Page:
The sad reality is that this is not the quest team's fault.  No one decides that there should be a "quest" in which the player takes 10 seconds to walk across the room and click on an item.  This debacle is just a more extreme case of what happened in New Halas.  The developers ran out of tasks to assign the player before they had awarded a sufficient amount of exp to allow the player to leave the zone, so they had to create an entire series of increasingly trivial followups to justify awarding more and more quest bonus exp without requiring the creation of any more content.

In a game that actually had enough landmass to go around, this entire nine-part ordeal would have been a single "kill 10 rat-equivalents" and maybe a followup to kill the boss.  There's a reason why the cliche is to kill ten rats - assuming appropriate difficulty (adjust number of required kills up or down as appropriate), that's a number that justifies the travel time without feeling overly grindy.  How did a game called Everquest of all things wind up with too little grind?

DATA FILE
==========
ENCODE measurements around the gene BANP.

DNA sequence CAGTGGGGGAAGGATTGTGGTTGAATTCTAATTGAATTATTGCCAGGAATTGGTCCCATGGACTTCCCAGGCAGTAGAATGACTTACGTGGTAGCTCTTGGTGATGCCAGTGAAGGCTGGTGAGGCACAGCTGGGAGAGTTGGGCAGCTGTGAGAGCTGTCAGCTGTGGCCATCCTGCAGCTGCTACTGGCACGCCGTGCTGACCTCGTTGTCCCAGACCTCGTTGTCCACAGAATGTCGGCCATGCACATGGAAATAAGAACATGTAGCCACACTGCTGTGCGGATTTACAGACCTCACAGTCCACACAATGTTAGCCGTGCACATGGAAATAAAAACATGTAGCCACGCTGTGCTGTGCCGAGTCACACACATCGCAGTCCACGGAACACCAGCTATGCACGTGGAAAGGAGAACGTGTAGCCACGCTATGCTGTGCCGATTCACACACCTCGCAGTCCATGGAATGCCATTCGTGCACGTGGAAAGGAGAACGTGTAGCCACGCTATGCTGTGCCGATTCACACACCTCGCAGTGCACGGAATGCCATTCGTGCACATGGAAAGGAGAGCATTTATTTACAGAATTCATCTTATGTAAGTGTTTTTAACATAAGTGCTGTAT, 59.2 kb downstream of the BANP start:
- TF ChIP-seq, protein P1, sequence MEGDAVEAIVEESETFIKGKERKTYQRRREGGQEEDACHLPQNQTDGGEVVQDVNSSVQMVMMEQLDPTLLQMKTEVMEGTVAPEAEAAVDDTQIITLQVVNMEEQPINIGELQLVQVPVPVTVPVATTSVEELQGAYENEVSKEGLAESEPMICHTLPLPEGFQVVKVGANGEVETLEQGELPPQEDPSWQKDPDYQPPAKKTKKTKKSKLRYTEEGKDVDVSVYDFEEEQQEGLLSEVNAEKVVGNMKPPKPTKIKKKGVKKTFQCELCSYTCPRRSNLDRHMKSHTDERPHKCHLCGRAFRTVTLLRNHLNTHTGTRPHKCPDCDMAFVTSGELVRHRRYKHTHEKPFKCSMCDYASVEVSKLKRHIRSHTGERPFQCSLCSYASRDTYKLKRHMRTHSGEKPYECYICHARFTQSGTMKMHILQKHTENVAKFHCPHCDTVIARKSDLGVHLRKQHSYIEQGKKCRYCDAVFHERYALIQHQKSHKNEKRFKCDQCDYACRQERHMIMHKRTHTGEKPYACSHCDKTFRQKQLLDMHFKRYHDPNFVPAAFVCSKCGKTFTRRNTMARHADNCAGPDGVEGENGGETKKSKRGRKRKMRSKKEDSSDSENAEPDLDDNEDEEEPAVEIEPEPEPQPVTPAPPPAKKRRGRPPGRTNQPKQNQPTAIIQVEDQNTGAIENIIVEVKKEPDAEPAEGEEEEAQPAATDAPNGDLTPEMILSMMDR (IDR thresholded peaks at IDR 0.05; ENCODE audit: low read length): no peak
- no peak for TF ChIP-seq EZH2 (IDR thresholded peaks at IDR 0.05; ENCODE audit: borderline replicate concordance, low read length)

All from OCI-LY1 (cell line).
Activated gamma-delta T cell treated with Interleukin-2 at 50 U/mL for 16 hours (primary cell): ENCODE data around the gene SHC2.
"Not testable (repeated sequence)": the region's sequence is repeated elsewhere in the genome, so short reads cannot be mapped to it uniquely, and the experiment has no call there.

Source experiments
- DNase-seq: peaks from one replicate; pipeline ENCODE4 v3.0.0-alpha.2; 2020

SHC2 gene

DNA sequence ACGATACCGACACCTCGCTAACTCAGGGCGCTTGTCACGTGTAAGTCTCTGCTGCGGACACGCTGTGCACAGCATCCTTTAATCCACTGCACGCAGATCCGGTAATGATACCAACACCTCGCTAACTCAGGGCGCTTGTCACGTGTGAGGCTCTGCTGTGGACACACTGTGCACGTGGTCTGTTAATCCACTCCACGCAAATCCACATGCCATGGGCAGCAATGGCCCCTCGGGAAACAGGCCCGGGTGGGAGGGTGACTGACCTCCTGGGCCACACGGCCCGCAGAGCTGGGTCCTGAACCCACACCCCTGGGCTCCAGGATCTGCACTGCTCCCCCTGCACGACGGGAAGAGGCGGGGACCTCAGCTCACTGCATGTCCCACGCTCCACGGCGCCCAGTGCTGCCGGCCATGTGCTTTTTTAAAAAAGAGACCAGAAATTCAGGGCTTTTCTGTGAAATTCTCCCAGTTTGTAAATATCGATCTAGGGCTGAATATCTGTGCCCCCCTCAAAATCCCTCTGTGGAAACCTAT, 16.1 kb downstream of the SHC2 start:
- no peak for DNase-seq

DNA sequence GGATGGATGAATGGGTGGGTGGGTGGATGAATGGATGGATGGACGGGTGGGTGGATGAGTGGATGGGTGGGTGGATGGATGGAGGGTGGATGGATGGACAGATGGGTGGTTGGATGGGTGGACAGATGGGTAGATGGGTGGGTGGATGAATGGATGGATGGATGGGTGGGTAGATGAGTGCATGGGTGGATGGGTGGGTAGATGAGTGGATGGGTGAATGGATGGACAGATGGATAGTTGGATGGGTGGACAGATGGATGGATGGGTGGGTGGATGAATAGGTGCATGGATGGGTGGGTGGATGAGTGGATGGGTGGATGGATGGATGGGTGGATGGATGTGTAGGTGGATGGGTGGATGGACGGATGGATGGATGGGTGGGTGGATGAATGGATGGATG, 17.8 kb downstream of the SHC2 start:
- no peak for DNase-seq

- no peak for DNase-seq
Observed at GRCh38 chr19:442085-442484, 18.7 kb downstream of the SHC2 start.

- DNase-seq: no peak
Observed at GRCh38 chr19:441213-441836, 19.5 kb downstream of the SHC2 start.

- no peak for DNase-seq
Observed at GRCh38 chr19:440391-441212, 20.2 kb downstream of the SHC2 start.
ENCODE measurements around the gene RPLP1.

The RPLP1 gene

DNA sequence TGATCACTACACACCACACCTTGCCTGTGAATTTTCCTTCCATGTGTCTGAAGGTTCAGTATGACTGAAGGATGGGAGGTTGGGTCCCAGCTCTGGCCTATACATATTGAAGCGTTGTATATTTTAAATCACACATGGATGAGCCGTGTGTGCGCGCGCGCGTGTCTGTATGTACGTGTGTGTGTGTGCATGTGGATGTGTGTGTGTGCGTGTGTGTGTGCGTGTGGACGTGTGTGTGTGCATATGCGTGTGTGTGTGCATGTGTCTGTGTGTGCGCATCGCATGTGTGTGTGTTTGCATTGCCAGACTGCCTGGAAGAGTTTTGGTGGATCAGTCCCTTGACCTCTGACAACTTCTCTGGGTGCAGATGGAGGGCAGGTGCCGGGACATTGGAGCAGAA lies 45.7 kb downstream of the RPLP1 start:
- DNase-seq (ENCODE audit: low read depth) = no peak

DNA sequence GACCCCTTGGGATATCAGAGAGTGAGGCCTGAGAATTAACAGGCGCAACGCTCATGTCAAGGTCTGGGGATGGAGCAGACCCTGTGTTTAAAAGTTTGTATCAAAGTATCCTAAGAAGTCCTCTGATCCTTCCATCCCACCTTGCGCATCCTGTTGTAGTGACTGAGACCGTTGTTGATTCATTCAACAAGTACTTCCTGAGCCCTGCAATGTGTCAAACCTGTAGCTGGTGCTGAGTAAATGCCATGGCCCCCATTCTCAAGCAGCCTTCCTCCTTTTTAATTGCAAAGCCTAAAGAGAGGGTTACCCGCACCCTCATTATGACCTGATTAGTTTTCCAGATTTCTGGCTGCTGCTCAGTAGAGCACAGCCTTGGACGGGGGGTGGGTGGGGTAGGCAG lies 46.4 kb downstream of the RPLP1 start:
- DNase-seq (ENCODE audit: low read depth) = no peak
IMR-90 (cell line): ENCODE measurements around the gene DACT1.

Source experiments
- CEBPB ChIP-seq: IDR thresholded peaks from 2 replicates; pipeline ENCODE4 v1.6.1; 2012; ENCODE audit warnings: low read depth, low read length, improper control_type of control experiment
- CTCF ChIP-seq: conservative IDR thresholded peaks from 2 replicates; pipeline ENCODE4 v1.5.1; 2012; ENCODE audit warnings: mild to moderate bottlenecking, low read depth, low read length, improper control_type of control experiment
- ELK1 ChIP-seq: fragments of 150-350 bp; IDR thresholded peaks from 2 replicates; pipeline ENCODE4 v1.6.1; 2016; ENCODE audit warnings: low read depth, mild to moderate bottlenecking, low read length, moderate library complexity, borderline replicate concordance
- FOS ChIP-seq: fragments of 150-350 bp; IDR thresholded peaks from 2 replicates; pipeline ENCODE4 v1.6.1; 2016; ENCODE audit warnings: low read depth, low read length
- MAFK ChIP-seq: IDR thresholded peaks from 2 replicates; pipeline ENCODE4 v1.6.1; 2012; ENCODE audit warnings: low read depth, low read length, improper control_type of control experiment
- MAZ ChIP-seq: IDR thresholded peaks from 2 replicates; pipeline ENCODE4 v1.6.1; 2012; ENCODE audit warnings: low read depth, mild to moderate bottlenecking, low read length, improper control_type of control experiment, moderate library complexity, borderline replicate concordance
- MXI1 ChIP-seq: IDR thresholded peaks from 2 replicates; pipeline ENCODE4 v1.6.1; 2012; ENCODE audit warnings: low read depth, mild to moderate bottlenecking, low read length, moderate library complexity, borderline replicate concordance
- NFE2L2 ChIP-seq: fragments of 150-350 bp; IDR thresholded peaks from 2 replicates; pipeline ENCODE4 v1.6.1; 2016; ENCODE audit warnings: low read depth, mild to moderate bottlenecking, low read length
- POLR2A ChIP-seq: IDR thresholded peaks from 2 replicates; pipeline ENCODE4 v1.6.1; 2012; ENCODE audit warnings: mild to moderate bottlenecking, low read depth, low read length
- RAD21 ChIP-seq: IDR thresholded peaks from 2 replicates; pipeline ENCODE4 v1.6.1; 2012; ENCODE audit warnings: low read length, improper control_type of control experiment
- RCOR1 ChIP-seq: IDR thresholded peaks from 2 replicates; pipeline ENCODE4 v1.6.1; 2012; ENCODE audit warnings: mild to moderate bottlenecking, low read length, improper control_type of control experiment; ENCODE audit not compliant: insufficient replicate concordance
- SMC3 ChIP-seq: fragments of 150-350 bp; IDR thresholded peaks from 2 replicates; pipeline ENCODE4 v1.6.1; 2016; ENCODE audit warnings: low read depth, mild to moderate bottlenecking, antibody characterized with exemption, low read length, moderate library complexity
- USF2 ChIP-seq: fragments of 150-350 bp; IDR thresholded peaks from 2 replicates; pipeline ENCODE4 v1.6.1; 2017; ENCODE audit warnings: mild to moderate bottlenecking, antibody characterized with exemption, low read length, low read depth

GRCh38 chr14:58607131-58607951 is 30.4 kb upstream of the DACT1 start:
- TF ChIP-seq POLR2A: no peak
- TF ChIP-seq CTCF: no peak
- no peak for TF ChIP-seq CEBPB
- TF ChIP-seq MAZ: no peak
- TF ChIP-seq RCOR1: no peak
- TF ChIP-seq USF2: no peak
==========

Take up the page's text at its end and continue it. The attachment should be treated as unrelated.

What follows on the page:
The answer is in the relative weight of mob kills versus quest exp.  Quest turn-ins are worth drastically more experience than mob kills.  I'm guessing that they may be trying to avoid the situation that exists in WoW, where mob kills are worth more than quest bonuses to begin with, group dungeon mobs are worth more experience yet, and suddenly you're raking in 1% of a level PER KILL in 5-man dungeons with the appropriate exp bonuses.  Unfortunately, this means that you cannot compensate for removing half a dozen frivolous quest completion bonuses by simply doubling or even tripling the mob kill count.

Even so, something needs to be done about the state of these questlines.  Though each minor step does allow the writers to present players with another paragraph of quest text, that small amount of added story does not make up for the sheer pointlessness of the way quest series like this one play out.  

3 comments:

Magson said...

Totally agree that that entire questline was really stupid as far as what it required you to do. I actually liked the story they made behind it, but yeah.. running back and forth and back and forth and back and forth etc got old.